# Case fatality rate conundrum

One of the most important questions about the coronavirus outbreak today is the case fatality rate. Specifically, what is the probability that an infected person will die. Ideally, we’d like to know age-specific case fatality rate (what is the probability of an infected case dying by age). However, in spite of all the data online routinely published online and freely accessible by all, the case fatality rate remains unclear. In fact, it remains very unclear, and many have discussed how early estimates of the case fatality rate were exaggerated 1,2,3. However, what does this uncertainty mean? Does it mean that we are over-reacting to the threat that coronavirus poses? How should we make decisions given this uncertainty?

The problem

I remember when the outbreak first started spreading outside of China, the media said the case fatality rate was 2-4%. This was an estimate based on the the deaths attributed to coronavirus divided by the total positive tests reported by China and other early infected countries. If true, this is a case fatality rate more than 10 times typical seasonal influenza. Given the large number of infections (given the novel and transmissible nature of coronavirus) this suggested millions of people would die from the pandemic.

Since this time, many countries have reported much lower case fatality rates. A month into the pandemic, Germany reported a case fatality rate less than 0.5%. Canada has consistently reported numbers less than 2%, with some provinces (like Alberta) reporting case fatality rates less the 0.5%. Other countries have reported case fatality rates much higher. Italy has reported numbers greater than 10%. This range within Europe alone–from 0.5% to 10% may be explained by differences in health care, underlying risks or demographics, or differences in testing criteria. I have discussed this latter issue in a previous post.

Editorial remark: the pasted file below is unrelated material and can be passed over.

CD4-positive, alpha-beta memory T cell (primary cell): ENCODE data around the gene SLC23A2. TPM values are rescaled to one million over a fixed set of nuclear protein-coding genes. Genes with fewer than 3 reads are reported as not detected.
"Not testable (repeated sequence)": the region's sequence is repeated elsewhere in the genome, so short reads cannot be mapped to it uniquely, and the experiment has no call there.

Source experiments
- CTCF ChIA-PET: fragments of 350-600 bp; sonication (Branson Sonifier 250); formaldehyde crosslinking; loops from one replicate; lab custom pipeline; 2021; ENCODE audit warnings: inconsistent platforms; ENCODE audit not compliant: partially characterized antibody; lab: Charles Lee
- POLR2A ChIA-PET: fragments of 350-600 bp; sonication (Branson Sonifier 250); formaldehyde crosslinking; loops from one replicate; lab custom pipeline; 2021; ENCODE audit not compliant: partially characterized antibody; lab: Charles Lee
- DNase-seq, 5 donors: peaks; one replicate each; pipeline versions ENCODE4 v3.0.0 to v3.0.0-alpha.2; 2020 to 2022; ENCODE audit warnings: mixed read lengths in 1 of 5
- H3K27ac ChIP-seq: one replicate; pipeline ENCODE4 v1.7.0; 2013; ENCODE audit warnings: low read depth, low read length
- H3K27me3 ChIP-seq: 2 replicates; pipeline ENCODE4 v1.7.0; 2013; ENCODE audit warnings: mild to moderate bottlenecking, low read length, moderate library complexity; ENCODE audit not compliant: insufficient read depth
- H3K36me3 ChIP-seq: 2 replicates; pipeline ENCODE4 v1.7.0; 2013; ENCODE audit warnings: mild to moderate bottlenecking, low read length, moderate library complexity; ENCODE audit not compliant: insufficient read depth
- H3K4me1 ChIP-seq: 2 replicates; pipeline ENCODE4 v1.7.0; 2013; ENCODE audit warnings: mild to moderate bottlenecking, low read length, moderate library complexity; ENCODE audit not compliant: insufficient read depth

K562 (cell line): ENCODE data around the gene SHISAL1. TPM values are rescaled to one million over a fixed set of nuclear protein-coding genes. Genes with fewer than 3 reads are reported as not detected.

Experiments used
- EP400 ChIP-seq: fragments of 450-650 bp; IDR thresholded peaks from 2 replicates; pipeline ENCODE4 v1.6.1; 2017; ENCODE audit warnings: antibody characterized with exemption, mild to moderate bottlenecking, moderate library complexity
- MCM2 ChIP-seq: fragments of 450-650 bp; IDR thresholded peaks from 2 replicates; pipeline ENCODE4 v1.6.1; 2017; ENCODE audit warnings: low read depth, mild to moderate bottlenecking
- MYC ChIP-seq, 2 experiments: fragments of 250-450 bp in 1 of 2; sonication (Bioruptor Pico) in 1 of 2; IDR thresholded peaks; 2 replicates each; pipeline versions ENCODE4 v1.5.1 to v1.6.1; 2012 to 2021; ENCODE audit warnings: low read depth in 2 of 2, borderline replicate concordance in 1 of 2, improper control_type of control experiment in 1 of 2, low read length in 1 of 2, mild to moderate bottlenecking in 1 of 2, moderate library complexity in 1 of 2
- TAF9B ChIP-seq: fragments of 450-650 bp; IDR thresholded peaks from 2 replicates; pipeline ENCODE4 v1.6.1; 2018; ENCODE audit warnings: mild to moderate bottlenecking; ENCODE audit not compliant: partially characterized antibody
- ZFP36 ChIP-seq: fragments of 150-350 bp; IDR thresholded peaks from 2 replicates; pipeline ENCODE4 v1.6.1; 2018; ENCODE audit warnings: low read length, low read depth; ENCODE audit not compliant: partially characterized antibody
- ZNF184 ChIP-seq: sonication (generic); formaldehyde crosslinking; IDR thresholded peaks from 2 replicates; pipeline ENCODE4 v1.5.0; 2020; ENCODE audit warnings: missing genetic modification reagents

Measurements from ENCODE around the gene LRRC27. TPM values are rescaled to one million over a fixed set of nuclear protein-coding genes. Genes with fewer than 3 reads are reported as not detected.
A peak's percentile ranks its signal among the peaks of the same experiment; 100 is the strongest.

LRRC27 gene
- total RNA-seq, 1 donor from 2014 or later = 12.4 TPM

I looked at some of the case fatality rates over time and plotted it out:

Here is the R code I used to generate the data used in this figure. You can copy and paste it into RStudio or equivalent and it will generate a similar graphic for you.

This is a strange looking figure, and while there is much that can be said about it, not much is definitive. Italy has seen a month of steadily rising case fatality rates. The higher case fatality rate in Italy may be due to how they define a coronavirus death. It could also be due to lower testing rate; given the overwhelmed health care system, it seems a plausible explanation. The only testing data from Italy I could find is about a week old, and reports some 200,000 total tests in total, with around 50,000 positive. That’s a very high % of positive tests, suggests that testing is fairly restricted, and that a large number of cases are probably undetected in the population. In Canada, less than 2% of tests come back positive for the coronavirus, and the case fatality rate is much lower. A high case fatality rate paired with a large population of untested positive cases is strong evidence that the case fatality rate is not reflective of the real risk of mortality.

China has been fairly stable–around 4%. If there were very few cases and very few deaths over the last month, this figure makes sense, even if the real case fatality rate has dropped over time; the 4% is largely due to the high rate of deaths earlier in the outbreak, but may not reflect risk of death today.

Germany and Canada have case fatality rates at or below 1.5%. Germany has seen the case fatality rate rise slightly over time. In Canada, the case fatality rate has been fairly stable, though it is creeping up as testing becomes more targetted. Here is a timeline for proportion of positive tests (PPT) and case fatality rate (CFR) for Ontario:

I used different data for the US–from the Covid Tracking project, which tracks cases as well as the frequency of testing. Here I plot the trend in proportion of positive tests and case fatality rate for the whole US: